Weekly Updates

Extractive Platforms =/=The Metaverse

This week, Byrne Hobart of The Diff had an article about the US highway system aka “The Network Before the Internet” ($ link). The interstate highway system’s magnitude of impact on American society (cars, national chains, suburbs, etc.) has only subsequently been matched by the internet. As Byrne points out, perhaps the most important characteristic of the internet and the highway system is that they don’t have profit-seeking owners.

Platforms owned by a profit-seeking entity and public good ones produce such dramatically different results/incentives that they really should have different nouns–-not just adjectives. I feel the same way about the word metaverse.

The reason is the unresolvable tension between for-profit platform owners and those that “build on” the platform. Any action that generates surplus economic value for the builder/user creates the incentive for the platform owner to absorb the economic surplus, the direct features, or both. The insatiable drive for profits cuts both into the builders’ and the users’ value.

I can’t cite the exact etymology of the word platform as it relates to business models and software, but it seems it’s meant to evoke the idea of a solid foundation on which to build. For-profit platforms are closer to soft ground (with varying sink rates) than bedrock.

Chris Dixon has also written about this in the context of why web3 matters and highlighted the evolution in which platform owners flip to being extractive

Meta can talk all they want about how their experience with the abusive smartphone platform stores will shape their creator- and user-friendly version of the “metaverse,” but their incentive structure means that story can only be temporarily true (if even that). 

The metaverse will be the “The Network After the Internet.” It cannot have for-profit owners–-just like the internet and the interstate highway system couldn’t. The alternate history just doesn’t compute. The flourishing ecosystems built on these platforms wouldn’t evolve the same way with unstable ground.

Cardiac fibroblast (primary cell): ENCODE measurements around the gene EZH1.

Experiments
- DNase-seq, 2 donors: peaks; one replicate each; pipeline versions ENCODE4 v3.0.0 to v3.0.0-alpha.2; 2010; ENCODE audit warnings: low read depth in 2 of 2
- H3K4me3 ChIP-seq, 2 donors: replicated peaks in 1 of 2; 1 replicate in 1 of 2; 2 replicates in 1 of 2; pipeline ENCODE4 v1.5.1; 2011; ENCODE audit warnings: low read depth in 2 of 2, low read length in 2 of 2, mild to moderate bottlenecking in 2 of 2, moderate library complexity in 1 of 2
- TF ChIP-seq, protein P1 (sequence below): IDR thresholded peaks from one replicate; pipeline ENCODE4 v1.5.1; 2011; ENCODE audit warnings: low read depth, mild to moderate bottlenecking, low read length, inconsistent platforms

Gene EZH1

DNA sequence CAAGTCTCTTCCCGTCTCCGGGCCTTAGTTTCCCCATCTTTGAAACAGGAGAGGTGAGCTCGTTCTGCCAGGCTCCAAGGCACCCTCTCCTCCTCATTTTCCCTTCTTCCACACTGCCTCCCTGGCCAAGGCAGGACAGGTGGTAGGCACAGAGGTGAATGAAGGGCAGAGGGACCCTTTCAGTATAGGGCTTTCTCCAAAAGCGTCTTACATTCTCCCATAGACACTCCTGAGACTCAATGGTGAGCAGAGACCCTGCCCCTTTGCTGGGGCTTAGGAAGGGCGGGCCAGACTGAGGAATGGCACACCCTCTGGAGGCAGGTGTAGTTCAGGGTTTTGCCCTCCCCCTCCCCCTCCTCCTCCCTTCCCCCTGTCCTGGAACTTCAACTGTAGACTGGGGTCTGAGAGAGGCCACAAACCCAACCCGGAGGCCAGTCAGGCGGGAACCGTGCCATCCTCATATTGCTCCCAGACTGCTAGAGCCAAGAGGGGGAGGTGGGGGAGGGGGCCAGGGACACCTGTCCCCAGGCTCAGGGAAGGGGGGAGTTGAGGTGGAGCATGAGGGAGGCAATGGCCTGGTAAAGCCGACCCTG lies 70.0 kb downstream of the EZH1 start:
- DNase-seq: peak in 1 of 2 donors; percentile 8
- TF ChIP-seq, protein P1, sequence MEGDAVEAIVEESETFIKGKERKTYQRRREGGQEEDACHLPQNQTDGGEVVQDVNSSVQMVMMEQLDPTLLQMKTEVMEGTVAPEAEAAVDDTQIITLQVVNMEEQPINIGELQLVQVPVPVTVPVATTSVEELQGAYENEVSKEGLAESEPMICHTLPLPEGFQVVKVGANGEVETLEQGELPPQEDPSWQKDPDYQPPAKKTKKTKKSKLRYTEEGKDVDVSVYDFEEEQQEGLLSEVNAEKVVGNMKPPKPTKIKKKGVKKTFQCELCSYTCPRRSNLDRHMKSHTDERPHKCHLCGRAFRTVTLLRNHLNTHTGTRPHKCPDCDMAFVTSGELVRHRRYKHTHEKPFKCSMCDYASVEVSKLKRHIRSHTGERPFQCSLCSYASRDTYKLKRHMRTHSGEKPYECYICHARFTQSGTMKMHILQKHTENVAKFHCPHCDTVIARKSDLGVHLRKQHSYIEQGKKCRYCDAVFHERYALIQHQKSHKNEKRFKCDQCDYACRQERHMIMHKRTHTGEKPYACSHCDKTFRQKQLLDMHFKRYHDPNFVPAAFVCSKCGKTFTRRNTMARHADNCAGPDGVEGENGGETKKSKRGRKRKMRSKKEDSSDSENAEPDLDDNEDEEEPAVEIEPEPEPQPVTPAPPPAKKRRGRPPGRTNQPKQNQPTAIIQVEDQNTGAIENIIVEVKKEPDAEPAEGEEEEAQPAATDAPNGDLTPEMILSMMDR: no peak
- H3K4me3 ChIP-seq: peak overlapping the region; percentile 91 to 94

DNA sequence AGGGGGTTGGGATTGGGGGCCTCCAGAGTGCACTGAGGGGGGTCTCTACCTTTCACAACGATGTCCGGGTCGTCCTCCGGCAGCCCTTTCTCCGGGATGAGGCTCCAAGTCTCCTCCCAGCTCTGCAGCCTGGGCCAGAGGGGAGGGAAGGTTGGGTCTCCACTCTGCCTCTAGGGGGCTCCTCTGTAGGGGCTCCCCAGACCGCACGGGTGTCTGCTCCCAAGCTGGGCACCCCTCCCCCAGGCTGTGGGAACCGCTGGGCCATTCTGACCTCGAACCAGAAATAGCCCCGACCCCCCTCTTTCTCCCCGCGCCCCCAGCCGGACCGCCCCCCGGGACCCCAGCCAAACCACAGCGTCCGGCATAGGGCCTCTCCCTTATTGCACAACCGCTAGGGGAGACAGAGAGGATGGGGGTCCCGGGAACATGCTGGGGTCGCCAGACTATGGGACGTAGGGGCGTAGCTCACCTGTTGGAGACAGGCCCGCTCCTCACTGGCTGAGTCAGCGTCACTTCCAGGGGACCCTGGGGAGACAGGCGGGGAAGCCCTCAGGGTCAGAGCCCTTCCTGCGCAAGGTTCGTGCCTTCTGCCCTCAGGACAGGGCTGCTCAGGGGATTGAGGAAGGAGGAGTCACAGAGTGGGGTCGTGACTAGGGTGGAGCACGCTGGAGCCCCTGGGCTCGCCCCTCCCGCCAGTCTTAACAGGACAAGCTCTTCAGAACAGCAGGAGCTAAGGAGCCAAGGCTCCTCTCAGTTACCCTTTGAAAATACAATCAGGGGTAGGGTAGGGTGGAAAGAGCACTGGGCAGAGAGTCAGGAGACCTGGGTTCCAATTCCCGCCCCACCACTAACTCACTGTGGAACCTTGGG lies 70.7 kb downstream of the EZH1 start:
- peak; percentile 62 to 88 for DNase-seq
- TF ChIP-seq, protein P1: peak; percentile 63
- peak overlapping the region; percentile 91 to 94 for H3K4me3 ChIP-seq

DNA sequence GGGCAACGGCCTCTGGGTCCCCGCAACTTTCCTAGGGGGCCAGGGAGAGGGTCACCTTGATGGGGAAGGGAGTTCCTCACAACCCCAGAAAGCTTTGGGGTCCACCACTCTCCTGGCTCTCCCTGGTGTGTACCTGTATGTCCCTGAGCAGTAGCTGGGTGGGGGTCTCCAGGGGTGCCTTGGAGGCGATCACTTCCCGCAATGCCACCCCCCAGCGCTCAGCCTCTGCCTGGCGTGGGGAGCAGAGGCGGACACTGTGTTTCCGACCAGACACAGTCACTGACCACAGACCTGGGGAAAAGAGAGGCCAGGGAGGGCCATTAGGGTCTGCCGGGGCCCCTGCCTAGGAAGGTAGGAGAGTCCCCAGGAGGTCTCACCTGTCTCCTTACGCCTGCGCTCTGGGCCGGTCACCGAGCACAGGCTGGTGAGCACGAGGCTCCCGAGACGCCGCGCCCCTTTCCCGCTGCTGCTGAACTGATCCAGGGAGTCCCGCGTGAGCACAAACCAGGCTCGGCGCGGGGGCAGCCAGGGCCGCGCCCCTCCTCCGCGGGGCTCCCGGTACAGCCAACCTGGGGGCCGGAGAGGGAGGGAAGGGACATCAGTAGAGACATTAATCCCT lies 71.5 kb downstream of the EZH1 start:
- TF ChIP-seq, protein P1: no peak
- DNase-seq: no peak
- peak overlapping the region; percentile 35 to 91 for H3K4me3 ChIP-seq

So if the metaverse is going to be the thing that pervades every corner of our lived experience, whatever it is that Meta and their like are building need to be thought of and called something different. They are not building metaverses.

To be clear, this isn’t a call for abolishing for-profit enterprises in the metaverse, but for a societal acknowledgment of their proper place in the stack. With the right public goods protocol designs, we can promote more opportunity and healthy competition for builders which ultimately leaves users and society better off.  



  • We’ve been getting very helpful feedback on our testnet from a couple of community members (shout out Kevvles & nickziats!). Remember if you post your feedback, questions, or anything useful in our Discord server, forum, or as a PR on Github, you’re eligible to receive payment via SourceCred. DM me if you’re interested!
  • We’re also looking to expand our user feedback circle beyond “Geo Web fans” to really understand where we have work to do. If you have a friend or family member that’s crypto or metaverse-curious, but hasn’t gone deep, send them our way for a user feedback session. We’ll focus on the Cadastre and partial common ownership. We’ll pay 60 DAI (maybe their first crypto earnings??) for 60 minutes or less of their time.

On Deck

  • Finish the final “transfer” screen for the v2 Cadastre
  • Reviewing our SuperFluid architecture
  • User interviews and UX “stuff”

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